The perk system includes options for fishing and hunting, in addition to the typical perks that increase ammo or takedown power, but unfortunately, that part of the game goes mostly unused. It’s nice to take a break and go fishing, and there are plenty of beautiful spots to do so, but there’s really no point. The other design choice I take issue with is that the world never truly becomes more civilized, no matter how many outposts you liberate. Even after the story ends, highwaymen are everywhere, and at some point, they become more of a nuisance than a challenge. One day an open-world game will let me take control of an area and actually make it seem like I’ve made a difference. But not today.

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Wait, What?

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Twin’s Dinner

Ubisoft has undoubtedly taken some liberties with common sense in regards to the antagonists and overall story, but I will forgive that in a game that’s branded as a bit of a whacky, colorful offshoot of its predecessor. Some choices strike me as extraordinarily odd, however. The highwaymen led by the twins have the feel of a rather localized group of baddies, but a new feature, Expeditions, have the player strike out to areas all over the US, from Florida to San Francisco, all filled with the same kinds of enemies. This leaves me wondering how that makes sense at all, but if you’re ok with just enjoying things for what they are and not overthinking, it’s all in good fun.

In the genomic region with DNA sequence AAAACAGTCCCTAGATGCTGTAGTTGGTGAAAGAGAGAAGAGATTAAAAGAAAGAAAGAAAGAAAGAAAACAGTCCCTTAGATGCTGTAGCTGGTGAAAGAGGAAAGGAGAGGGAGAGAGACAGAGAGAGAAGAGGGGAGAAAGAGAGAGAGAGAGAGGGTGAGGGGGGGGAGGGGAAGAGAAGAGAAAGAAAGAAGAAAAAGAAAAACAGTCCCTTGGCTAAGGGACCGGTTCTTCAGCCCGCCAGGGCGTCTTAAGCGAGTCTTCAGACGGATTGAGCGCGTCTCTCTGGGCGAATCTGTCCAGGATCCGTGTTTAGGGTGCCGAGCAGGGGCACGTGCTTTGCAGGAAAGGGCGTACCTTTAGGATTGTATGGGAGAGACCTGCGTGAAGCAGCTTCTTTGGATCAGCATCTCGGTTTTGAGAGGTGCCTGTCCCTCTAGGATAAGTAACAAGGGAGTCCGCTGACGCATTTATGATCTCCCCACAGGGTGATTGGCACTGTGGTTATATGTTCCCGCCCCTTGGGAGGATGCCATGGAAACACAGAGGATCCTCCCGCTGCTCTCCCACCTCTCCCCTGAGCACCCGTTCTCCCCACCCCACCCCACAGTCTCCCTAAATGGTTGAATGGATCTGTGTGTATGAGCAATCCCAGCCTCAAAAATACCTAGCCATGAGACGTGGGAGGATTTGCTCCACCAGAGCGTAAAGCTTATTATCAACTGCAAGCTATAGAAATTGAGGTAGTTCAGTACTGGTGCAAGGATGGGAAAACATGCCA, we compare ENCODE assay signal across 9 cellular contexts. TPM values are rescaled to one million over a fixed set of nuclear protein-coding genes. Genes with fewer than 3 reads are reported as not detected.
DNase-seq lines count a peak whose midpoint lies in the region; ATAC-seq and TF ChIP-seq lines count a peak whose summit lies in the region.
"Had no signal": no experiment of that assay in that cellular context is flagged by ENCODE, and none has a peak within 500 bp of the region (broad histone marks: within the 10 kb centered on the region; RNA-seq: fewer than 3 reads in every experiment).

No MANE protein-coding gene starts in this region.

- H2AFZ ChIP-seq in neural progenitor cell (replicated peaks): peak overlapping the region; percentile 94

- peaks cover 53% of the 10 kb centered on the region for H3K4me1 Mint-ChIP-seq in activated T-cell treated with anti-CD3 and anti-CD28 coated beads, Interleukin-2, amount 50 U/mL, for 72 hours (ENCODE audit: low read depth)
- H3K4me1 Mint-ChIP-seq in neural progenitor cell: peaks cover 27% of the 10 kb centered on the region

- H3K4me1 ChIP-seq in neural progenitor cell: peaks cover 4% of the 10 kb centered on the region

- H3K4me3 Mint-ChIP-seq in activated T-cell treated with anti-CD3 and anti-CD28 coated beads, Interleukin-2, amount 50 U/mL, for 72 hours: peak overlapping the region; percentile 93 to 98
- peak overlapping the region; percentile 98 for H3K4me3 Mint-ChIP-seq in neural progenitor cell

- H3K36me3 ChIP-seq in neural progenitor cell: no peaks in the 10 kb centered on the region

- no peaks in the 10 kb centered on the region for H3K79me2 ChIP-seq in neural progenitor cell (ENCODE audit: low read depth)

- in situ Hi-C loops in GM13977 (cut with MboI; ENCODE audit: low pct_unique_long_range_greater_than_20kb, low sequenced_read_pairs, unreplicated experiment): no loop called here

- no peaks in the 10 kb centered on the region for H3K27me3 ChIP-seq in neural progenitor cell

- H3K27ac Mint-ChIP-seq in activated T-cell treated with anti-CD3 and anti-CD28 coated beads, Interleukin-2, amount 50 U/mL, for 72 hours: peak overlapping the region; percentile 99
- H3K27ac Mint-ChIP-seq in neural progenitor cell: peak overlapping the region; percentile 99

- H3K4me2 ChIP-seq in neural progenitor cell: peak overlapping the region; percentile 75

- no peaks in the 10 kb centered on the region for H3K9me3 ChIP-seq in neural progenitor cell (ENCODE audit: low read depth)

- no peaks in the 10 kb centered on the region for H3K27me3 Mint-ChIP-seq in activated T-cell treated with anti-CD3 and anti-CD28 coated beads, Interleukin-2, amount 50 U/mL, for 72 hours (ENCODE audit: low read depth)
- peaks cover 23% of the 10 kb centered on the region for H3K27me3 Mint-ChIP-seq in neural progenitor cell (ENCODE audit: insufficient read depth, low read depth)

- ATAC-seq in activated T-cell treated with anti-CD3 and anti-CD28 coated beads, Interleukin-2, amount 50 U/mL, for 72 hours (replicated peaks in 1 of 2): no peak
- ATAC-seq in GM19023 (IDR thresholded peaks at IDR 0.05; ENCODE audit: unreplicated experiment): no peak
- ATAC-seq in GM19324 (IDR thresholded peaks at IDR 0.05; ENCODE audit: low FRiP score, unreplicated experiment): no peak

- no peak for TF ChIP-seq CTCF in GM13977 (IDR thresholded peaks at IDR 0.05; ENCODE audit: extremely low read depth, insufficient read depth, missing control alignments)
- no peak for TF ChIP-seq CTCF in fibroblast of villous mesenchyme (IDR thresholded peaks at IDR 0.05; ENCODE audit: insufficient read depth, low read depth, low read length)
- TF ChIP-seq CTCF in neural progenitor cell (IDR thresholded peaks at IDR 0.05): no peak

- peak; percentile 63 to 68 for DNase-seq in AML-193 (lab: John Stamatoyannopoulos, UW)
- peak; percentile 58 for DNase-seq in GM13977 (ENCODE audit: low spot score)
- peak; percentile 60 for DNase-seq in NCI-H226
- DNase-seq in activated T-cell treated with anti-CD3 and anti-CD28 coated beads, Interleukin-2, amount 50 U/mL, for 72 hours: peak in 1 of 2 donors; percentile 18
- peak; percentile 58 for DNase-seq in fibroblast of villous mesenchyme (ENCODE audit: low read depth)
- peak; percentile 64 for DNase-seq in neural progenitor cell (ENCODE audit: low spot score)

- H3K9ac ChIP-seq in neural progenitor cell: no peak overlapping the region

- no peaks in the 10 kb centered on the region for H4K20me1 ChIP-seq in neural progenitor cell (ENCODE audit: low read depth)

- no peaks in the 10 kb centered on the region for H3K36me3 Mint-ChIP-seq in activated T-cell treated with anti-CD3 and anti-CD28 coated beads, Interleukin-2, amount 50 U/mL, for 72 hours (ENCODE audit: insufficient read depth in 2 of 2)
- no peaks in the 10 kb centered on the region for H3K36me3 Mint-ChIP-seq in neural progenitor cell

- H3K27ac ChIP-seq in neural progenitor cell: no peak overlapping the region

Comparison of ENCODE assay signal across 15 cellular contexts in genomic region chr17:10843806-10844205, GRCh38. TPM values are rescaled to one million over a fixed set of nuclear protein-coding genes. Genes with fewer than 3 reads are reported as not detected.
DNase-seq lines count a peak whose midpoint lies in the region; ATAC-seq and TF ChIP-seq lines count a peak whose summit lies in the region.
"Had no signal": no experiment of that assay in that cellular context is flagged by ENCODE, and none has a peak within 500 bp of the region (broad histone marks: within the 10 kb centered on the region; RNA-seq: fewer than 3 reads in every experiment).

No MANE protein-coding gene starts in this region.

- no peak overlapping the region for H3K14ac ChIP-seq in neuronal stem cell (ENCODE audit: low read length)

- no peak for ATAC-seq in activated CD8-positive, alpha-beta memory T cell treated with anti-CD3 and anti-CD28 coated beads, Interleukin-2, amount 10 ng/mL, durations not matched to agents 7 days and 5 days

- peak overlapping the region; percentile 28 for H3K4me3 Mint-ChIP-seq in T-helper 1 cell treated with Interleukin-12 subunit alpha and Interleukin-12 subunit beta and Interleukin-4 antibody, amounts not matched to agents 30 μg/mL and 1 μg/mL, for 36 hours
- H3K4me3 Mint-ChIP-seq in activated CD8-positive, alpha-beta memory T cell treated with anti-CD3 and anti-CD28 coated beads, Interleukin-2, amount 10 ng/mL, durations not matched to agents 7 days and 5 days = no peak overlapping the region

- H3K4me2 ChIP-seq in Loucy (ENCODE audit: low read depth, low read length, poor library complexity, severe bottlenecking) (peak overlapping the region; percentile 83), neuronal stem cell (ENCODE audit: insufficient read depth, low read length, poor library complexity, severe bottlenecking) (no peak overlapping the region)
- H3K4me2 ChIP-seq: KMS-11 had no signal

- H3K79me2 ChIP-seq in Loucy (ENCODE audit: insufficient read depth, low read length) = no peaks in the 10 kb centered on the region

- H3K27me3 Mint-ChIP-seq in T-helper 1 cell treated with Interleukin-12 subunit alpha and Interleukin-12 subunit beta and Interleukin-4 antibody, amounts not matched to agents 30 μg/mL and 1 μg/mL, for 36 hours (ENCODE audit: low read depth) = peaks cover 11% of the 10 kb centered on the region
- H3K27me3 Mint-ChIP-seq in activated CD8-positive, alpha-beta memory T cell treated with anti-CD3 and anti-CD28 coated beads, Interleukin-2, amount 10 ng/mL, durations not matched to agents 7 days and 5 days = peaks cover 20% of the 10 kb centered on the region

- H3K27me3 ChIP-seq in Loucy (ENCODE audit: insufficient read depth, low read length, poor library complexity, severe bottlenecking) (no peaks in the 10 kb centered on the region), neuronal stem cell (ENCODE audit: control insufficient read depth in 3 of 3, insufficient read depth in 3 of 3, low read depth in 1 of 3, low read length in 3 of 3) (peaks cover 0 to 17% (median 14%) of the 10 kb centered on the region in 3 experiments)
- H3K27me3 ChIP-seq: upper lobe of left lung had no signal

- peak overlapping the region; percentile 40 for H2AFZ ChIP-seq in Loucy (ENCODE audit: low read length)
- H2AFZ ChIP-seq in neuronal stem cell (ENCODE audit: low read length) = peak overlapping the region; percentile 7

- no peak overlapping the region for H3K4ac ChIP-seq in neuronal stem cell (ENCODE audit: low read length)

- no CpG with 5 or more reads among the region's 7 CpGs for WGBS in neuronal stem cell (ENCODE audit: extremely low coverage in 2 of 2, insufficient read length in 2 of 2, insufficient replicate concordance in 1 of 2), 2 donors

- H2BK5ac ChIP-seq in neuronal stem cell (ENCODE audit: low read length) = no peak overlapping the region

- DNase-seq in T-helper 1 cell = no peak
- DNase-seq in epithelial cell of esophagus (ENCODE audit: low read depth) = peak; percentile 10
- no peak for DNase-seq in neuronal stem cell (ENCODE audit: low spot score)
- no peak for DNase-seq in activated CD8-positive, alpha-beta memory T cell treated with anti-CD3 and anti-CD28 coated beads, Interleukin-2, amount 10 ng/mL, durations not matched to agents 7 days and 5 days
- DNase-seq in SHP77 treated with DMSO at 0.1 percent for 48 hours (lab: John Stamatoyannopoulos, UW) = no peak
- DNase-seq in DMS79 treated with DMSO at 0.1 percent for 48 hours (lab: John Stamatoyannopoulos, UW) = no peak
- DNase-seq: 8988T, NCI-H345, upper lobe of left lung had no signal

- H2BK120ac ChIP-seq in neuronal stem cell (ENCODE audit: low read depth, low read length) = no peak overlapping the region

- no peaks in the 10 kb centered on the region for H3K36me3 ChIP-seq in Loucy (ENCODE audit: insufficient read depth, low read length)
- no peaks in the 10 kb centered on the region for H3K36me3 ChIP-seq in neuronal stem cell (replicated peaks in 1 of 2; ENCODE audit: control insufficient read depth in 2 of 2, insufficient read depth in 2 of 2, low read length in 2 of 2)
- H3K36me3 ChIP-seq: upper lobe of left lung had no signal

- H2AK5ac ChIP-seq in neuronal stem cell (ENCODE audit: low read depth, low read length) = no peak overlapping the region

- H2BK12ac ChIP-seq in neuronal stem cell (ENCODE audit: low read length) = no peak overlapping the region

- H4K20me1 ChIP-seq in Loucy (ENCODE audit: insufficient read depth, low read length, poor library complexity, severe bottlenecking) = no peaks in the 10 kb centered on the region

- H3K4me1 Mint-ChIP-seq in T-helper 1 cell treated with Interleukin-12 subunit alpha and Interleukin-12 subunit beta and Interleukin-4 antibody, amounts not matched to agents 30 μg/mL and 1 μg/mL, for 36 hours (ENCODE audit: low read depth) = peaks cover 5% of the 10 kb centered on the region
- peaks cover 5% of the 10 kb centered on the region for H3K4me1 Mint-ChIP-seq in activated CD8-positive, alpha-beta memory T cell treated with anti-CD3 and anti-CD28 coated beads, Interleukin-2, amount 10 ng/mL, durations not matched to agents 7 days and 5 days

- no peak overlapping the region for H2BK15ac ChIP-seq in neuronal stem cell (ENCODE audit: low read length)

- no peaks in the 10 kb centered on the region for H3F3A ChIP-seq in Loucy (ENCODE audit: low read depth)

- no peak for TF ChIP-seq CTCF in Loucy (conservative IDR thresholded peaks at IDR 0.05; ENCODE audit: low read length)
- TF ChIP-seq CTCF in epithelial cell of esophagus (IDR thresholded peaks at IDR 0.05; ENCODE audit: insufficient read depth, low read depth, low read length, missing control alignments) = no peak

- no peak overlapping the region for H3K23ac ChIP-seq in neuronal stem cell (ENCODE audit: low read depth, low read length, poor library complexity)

Technically, it’s clear that Ubisoft has this whole open-world thing down pat. The Far Cry and Assassin’s Creed games in recent years have all benefitted from large open areas with no loading screens and a real sense of freedom. Unlike other recently released AAA titles – cough – AnthemFar Cry: New Dawn runs smoothly and without hiccups, but I will continue to harp on games that can’t manage to include cutscenes for ultra-wide monitors. 21:9 resolutions are getting more and more common, and there is no excuse not to support them properly. What’s worse is that some in-game functions, such as using binoculars, also add hideous black bars on the sides to bring things back to 16:9. Yuck!